Metzler Inventory Cycles

John Maynard Keynes


A type of multiplier-accelerator model was employed by Lloyd Metzler (1941) in his famous "inventory cycle". Metzler's essential idea was that producers desire to keep inventory stock as some proportion of expected sales but, relying on lags between production and sales similar to that of Erik Lundberg (1937), Metzler contended that the precise inventory policy chosen by producers might have profound effects on the economy - particularly, in generating various different dynamics.

Let St be inventory stock. Sales are merely consumption, Ct. For simplicity, we can assume static adaptive expectations so that expected sales at time t are merely last period's sales, Cte = Ct-1. Thus, letting the desired amount of inventory at time t is St = kCt-1 where the parameter k reflects the proportion of expected sales that producers wish to held as inventory (we can presume that 0 < k < 1). Let us have a simple non-lagged consumption function where Ct = cYt. Thus:

St = kCt-1 = kcYt-1

is desired inventory at time t. However, recall that there might be inventory held over from last period as well. Namely, lagging everything once, St-1 = kCt-2 = kcYt-2 was the desired inventory level last period. There is no reason to suppose that this inventory was correct, thus expected sales last period Ct-1e = Ct-2 may have been different from actual sales Ct-1. Thus, the difference Ct-1 - Ct-2 = c(Yt-1 - Yt-2) reflects the unexpected discrepancy in sales from expectations and everything unsold (negative discrepancy) gets added to inventory while every item that was demanded in excess of expectations (positive discrepancy) gets depletes inventory. Thus, the inventories that result at the end of time t-1 are St-1 - c(Yt-1 - Yt-2), or intended inventories at t-1 plus/minus unexpected inventory accumulation/depletion. Thus:

St-1 - c(Yt-1 - Yt-2) = kcYt-2 - c(Yt-1 - Yt-2)

represents the inventory stock at the end of time t-1.

Now, total investment at any time t (call it It) is divided into increasing capital stock (ItK) and increasing inventory (ItS), thus It = ItK + ItS. For the sake of simplicity, let ItK be autonomous and constant, i.e. ItK = I0. Thus, total investment is merely investment into inventories. Producers investment in inventories at time t is the difference between desired inventory stocks at time t (St) and inventory stocks left over from time t-1 (as we saw, St-1 - c(Yt-1 - Yt-2)), or:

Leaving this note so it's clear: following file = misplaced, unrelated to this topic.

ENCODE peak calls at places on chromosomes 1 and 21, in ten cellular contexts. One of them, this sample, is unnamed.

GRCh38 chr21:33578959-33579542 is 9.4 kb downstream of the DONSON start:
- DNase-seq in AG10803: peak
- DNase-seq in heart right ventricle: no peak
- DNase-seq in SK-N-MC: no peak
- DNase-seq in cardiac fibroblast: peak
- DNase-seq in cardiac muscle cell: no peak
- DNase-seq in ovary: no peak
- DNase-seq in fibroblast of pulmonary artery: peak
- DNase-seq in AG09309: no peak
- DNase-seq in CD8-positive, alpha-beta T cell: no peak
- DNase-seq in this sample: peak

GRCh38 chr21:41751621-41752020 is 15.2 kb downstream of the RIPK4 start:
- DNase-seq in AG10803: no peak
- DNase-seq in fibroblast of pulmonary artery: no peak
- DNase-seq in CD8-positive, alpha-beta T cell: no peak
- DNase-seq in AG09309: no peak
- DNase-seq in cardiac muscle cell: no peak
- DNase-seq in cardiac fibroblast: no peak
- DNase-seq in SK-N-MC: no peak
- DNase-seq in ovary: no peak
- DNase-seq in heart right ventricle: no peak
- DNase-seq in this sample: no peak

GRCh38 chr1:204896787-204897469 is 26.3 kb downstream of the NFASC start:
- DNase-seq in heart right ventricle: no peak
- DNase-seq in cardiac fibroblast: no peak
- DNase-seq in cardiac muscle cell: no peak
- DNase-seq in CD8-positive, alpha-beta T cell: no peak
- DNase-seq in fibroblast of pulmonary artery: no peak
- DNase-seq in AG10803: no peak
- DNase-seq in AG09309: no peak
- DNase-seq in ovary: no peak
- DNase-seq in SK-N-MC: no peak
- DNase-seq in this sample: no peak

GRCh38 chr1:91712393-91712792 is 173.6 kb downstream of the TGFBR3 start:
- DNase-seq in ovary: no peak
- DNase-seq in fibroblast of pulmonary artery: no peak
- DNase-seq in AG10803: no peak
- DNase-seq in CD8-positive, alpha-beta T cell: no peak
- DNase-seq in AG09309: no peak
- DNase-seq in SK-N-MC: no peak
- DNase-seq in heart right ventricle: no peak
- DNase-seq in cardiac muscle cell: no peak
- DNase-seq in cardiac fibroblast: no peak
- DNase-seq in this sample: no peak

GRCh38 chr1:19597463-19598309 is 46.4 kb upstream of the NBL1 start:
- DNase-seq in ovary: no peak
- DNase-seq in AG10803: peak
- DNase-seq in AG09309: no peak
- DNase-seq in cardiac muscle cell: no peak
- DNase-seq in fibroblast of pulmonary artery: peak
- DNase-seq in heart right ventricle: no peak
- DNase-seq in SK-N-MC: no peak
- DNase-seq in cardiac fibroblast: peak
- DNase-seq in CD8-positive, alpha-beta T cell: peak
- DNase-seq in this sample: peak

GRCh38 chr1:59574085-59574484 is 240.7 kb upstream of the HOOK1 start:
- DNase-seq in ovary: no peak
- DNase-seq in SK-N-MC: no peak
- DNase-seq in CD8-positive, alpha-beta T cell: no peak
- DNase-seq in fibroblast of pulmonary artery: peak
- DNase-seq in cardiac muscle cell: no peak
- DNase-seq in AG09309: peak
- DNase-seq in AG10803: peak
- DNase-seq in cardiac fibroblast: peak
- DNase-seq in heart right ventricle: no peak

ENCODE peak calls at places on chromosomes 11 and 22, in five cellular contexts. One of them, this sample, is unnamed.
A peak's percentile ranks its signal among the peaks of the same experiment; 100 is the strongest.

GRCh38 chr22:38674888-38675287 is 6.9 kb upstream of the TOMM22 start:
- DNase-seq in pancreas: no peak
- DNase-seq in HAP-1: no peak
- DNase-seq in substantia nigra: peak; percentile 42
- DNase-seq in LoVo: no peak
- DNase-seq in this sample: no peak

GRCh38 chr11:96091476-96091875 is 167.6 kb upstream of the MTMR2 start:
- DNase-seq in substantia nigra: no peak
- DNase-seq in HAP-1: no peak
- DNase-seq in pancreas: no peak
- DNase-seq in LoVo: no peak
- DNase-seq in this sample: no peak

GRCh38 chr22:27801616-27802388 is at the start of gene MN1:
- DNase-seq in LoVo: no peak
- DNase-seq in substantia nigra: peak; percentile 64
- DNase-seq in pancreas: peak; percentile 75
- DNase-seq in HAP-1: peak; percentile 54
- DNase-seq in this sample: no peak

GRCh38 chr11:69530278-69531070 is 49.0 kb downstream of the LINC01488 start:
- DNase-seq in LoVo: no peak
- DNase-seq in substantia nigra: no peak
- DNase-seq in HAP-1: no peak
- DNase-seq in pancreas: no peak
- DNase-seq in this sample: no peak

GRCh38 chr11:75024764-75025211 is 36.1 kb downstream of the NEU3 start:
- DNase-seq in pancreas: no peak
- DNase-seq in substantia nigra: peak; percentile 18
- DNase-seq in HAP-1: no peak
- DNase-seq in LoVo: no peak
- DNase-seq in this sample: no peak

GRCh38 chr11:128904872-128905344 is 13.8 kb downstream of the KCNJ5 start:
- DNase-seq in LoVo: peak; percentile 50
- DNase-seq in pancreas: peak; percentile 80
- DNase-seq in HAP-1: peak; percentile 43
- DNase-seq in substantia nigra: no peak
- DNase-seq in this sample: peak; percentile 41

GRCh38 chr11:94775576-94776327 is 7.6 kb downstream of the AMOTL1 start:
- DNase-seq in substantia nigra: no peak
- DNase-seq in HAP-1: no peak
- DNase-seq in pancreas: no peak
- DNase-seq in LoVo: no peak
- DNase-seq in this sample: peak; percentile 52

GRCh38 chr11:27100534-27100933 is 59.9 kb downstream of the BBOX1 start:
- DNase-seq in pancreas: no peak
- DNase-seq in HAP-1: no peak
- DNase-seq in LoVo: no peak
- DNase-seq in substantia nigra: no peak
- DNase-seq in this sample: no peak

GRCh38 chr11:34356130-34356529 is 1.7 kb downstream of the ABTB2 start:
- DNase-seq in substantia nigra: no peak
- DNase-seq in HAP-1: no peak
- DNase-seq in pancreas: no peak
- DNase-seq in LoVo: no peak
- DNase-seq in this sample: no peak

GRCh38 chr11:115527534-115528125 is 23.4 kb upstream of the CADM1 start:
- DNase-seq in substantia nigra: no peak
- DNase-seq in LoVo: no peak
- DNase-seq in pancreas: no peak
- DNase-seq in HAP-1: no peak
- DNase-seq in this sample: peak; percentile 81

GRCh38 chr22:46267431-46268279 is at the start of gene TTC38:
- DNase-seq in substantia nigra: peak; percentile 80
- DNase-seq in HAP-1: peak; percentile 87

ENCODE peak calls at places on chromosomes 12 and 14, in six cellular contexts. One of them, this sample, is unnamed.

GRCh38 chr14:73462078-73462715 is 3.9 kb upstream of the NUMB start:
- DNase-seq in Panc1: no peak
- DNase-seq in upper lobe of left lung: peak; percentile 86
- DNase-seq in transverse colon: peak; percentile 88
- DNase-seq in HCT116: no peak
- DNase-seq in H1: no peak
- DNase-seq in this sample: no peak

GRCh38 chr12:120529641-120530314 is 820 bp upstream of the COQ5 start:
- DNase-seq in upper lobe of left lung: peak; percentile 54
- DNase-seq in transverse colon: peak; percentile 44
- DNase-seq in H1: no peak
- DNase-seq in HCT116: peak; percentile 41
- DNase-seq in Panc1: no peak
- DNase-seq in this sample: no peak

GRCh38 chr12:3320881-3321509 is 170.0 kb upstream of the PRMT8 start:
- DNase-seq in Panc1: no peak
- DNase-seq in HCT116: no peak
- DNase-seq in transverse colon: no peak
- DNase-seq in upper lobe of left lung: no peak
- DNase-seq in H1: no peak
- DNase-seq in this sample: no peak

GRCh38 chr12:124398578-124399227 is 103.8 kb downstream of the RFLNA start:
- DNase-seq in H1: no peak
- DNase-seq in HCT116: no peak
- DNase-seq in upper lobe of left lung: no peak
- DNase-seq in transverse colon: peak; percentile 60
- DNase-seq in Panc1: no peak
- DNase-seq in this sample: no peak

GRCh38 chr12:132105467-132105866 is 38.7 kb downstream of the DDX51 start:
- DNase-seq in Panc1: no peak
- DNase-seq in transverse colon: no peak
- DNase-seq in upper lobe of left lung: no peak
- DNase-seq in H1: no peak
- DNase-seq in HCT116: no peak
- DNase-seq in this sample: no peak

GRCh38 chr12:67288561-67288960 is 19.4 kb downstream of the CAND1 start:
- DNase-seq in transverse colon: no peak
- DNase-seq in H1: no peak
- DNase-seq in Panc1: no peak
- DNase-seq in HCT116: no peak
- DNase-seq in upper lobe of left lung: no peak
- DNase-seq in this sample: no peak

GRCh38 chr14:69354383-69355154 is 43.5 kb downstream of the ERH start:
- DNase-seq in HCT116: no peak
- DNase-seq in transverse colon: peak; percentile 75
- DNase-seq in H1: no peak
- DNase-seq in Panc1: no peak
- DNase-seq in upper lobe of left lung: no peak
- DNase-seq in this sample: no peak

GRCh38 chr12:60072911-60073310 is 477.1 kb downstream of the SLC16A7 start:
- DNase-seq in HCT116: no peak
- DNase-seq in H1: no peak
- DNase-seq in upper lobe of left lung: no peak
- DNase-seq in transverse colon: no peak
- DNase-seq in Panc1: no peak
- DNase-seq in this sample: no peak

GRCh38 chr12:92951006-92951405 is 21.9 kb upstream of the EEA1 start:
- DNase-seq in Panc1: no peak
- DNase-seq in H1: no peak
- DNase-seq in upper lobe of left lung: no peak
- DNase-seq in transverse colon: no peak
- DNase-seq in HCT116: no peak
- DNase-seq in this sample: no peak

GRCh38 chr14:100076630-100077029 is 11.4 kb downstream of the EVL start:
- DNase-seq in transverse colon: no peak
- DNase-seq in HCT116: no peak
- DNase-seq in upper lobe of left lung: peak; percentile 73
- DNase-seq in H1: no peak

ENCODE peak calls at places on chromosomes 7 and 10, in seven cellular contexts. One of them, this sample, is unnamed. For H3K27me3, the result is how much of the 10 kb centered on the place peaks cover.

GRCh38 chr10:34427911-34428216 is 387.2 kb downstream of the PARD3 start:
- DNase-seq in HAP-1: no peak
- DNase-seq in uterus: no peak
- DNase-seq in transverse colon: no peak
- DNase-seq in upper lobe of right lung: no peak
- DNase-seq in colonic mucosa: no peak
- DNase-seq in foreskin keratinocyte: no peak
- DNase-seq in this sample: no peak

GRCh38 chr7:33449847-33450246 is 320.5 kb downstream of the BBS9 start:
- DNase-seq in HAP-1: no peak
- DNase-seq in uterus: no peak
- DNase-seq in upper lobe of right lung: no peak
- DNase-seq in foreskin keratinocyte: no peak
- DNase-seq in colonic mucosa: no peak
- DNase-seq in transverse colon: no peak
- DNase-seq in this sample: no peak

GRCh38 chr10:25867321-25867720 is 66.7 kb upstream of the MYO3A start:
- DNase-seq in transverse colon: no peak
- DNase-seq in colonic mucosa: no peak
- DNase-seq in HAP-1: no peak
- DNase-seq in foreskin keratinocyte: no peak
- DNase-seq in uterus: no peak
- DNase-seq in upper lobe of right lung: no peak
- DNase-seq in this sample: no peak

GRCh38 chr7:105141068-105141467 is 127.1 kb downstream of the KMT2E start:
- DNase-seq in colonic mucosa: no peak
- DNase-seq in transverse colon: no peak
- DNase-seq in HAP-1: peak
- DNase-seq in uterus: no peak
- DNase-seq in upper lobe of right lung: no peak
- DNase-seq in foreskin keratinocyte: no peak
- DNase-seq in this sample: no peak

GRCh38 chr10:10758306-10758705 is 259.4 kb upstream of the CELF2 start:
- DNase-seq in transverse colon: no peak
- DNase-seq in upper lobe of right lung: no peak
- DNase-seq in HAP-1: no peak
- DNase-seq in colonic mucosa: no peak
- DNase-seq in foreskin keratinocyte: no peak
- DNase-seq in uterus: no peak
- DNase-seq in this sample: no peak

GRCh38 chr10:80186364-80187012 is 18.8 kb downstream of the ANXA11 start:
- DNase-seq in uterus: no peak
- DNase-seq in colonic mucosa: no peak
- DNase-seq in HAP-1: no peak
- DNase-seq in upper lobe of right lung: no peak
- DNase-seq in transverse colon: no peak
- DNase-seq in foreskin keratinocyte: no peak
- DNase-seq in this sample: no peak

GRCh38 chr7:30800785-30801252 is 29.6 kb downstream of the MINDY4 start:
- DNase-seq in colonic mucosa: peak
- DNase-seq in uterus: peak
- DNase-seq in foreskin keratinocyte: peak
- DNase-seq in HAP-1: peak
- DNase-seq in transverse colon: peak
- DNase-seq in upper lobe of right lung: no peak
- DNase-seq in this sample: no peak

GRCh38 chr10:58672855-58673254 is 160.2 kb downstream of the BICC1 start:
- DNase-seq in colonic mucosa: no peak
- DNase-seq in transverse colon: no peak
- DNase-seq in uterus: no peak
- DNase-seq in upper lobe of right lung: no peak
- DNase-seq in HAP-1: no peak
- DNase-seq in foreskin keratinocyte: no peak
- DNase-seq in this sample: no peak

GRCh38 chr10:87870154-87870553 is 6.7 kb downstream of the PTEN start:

ItS = St - [St-1 - c(Yt-1 - Yt-2)]

Substituting in for St and St-1, then:

ItS = kcYt-1 - kcYt-2 + c(Yt-1 - Yt-2)

or simply:

ItS = (1+ k)c(Yt-1 -Yt-2)

is thus our desired inventory investment at time t.

Now, output is produced to meet expected sales (Cte) and accumulate desired inventories (Its) and capital (ItK) thus:

Yt = Cte + ItS + Itk

(which is reminiscent but not the same as our old goods market equilibrium requirement - the difference being that we have firms's expectations of consumption rather than actual household consumption entering this equation). Thus, substituting our terms in:

Yt = cYt-1 + (1+ k)c(Yt-1 -Yt-2) + I0

thus, rearranging:

Yt - c(2 + k)Yt-1 + c(1+k)Yt-2 = I0

which is a second-order linear difference equation very similar to the standard multiplier-accelerator model. The results are thus analogous. The particular solution (equilibrium) is merely:

Yp = I0/(1-c)

while the characteristic equation is:

r2 - (c(2+k))r + c(1+k) = 0

with the roots determined via:

r1, r2 = [c(2+k) [(c(2+k))2 - 4c(1+k)]]/2

where we can derive different parameter regimes in (c, k) space in Figure 1. The disciminant is D = (c(2+k))2 - 4c(1+k) and so, for real roots (c(2+k))2 4c(1+k) or, rearranging:

c(1 + k) + c 2 [c(1+k)]


1 + c(1 + k) - 2 [c(1+k)] 1 - c

thus we have either:

[1- (c(1+k))]2 (1-c)


[1+ (c(1+k))]2 (1-c)

So, rewriting the first, 1 - (c(1+k)) > (1-c) thus, subtracting 1 from both sides, multiplying through by -1 and taking the square:

c(1+k) < (1 - (1-c))2

or simply:

k < [(1 - (1-c))2 - c]/c

or, rearranging:

k < 2[(1-c) - (1-c)]/c

which is the condition for damped monotonicity - normally, our area I dynamics in (k, c) space in Figure 1. However, as 0 c 1, then (1-c) < (1-c), thus k must be negative. However, recall that k must be a positive value to make economic sense, thus damped monotonicity is not possible. However, doing the same exercise with the second condition, we obtain:

k > 2[(1-c) + (1-c)]/c

for explosive monotonicty - which is entirely possible and corresponds to area II in Figure 1. Obviously, equality k = 2[(1-c) + (1-c)]/c will obtain for constancy in area III. Thus, in Figure 1, we have drawn only the curve, k = 2[(1-c) + (1-c)]/c. When k = 0, c = 1, thus there lies the maximum c. Explosive monotonic dynamics will be above this curve (area II), whereas constancy obtains everywhere along it (area III).

Figure 1 - Parameter regions for Metzler's Inventory Cycles

What about the complex roots case when (c(2 + k))2 < 4c(1+k)? Following the old modulus argument where now a = c(2 + k)/2 and b = (-D)/2, then:

a2 + b2 = c(2+k)/4 + [4c(1+k) - (c(2 + k))2]/4


a2 + b2 = c(1+k)

whereas (a2 + b2) = 1 = 1 = a2 + b2, then the critical function is c(1+k) = 1 or, as we draw it in Figure 1, k = (1-c)/c. Thus, we get unstable oscillations if k > (1-c)/c (area IV) and stable oscillations if k < (1-c)/c whereas we get constant oscillations when k = (1-c)/c (area V along curve).

Thus, Metzler's (1941) parameter regimes, as illustrated in Figure 1, are:

I - Damped monotonic (inoperable)
II - Constant monotonic
III - Explosive monotonic
IV - Explosive oscillations
V - Constant oscillations
VI - Damped oscillations

which shows the dynamic impact different inventory policies by firms (i.e. different values of k) can have on the qualitative dynamics of the economy.

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